Moon probe enters lunar orbit: NASA

Published June 24, 2009

The Lunar Reconnaissance Orbiter (LRO) space probe successfully entered orbit around the moon at 1027 GMT, the US space agency said in a statement. — AFP/File Photo

WASHINGTON A space probe that scientists hope will provide new information about the moon ahead of future manned US moon missions entered lunar orbit on Tuesday, four and a half days after it was launched aboard a rocket, NASA said.

The Lunar Reconnaissance Orbiter (LRO) space probe successfully entered orbit around the moon at 1027 GMT, the US space agency said in a statement.

Engineers had to perform a mid-course correction while the probe was enroute, to ensure it would successfully slip into orbit.

The Maryland-based Goddard Space Flight Center overseeing the project said the probe's successful orbit marked a milestone in their attempts to collect new data about the moon.

'Once we enter the moon's orbit, we can begin to build up the dataset needed to understand in greater detail the lunar topography, features and resources,' said Cathy Peddie, LRO deputy project manager at NASA's Goddard Center.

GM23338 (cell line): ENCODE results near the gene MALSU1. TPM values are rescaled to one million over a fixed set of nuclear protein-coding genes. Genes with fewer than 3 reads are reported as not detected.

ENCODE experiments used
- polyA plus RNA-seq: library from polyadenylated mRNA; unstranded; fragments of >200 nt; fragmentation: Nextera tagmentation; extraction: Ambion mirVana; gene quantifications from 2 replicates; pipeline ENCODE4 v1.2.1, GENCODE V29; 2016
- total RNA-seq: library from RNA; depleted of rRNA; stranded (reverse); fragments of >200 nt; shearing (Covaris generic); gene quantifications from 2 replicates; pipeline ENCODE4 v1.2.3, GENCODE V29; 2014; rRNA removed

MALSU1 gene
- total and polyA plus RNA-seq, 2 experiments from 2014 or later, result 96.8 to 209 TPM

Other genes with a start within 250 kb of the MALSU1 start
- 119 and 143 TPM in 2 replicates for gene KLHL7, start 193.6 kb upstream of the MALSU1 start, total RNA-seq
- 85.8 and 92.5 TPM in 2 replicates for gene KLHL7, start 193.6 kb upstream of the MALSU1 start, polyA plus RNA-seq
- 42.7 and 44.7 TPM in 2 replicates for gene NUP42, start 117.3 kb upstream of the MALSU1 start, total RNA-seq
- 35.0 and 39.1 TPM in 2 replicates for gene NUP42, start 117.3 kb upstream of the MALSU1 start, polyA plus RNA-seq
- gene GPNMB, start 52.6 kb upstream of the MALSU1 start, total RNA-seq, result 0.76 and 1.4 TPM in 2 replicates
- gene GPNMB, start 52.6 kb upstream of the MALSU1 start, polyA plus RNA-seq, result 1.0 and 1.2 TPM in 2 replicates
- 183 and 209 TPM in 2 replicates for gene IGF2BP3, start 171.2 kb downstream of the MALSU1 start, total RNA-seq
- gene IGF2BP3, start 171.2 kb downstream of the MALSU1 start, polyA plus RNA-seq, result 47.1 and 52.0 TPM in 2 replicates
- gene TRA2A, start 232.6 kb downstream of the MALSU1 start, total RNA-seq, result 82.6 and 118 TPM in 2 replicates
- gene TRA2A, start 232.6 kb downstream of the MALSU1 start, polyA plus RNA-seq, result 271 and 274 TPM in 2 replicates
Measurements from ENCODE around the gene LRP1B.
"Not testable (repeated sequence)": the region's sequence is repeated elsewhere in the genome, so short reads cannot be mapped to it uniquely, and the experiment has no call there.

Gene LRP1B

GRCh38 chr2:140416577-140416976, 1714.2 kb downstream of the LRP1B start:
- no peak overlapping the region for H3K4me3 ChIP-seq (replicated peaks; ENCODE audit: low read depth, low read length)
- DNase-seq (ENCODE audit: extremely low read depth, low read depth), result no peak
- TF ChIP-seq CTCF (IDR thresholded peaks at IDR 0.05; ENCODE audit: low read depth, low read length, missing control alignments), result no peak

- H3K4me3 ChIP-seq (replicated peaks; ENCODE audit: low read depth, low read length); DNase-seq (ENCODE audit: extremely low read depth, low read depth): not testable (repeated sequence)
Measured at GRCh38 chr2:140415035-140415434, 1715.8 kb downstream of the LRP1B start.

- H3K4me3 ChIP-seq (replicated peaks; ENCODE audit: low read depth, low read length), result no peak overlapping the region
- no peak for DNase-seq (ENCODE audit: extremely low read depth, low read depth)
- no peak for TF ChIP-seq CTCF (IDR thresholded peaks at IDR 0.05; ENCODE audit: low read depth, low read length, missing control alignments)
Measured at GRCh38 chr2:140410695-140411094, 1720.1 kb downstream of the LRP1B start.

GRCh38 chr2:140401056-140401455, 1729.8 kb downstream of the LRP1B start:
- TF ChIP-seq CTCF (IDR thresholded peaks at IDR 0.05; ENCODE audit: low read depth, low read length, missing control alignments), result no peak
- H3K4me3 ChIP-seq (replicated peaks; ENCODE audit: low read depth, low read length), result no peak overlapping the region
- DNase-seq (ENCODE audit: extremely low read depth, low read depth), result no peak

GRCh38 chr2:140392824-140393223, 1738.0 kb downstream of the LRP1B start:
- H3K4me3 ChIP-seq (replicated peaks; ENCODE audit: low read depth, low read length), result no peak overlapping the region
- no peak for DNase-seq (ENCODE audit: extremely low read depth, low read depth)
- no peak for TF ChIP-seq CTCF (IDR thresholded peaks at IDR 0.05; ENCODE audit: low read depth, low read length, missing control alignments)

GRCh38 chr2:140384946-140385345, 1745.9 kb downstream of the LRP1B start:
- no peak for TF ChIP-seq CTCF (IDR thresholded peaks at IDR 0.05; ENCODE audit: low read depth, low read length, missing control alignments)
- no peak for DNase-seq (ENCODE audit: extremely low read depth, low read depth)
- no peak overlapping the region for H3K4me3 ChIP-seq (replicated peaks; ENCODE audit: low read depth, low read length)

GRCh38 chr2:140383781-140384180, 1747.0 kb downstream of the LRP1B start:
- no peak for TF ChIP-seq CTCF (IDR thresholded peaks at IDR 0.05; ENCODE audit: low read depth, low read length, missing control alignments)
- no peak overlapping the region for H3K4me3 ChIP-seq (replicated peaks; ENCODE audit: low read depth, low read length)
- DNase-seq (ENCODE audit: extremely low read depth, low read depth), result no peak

Now the probe is in orbit, it will undergo a series of checks and its instruments will be brought online during a so-called commissioning phase expected to be completed 60 days after the LRO launch.

Scientists hope the LRO's instruments will provide information that can help them produce high-resolution, three-dimension maps of the moon's surface.

The mission will also explore the moon's deepest craters, examining both permanently sunlit and shadowed areas, and provide insights on the way lunar radiation affects human beings.

The LRO was launched Thursday with a second probe, known as the LCROSS, aboard the Atlas V rocket.

The LRO separated from the Atlas V rocket's Centaur upper stage last week, but the LCROSS probe will remain attached until October when it will be launched with the upper stage towards the moon.

It is expected to crash-land into a crater near the south pole of the moon, kicking up lunar material that can be tested for evidence of frozen water.

Both probes are part of NASA's preparations for the return of American astronauts to the moon, tentatively planned for around 2020.

US astronauts were the first to reach the moon and the only ones to walk on the moon's surface, but the United States has not launched a manned lunar mission since 1972.— AFP

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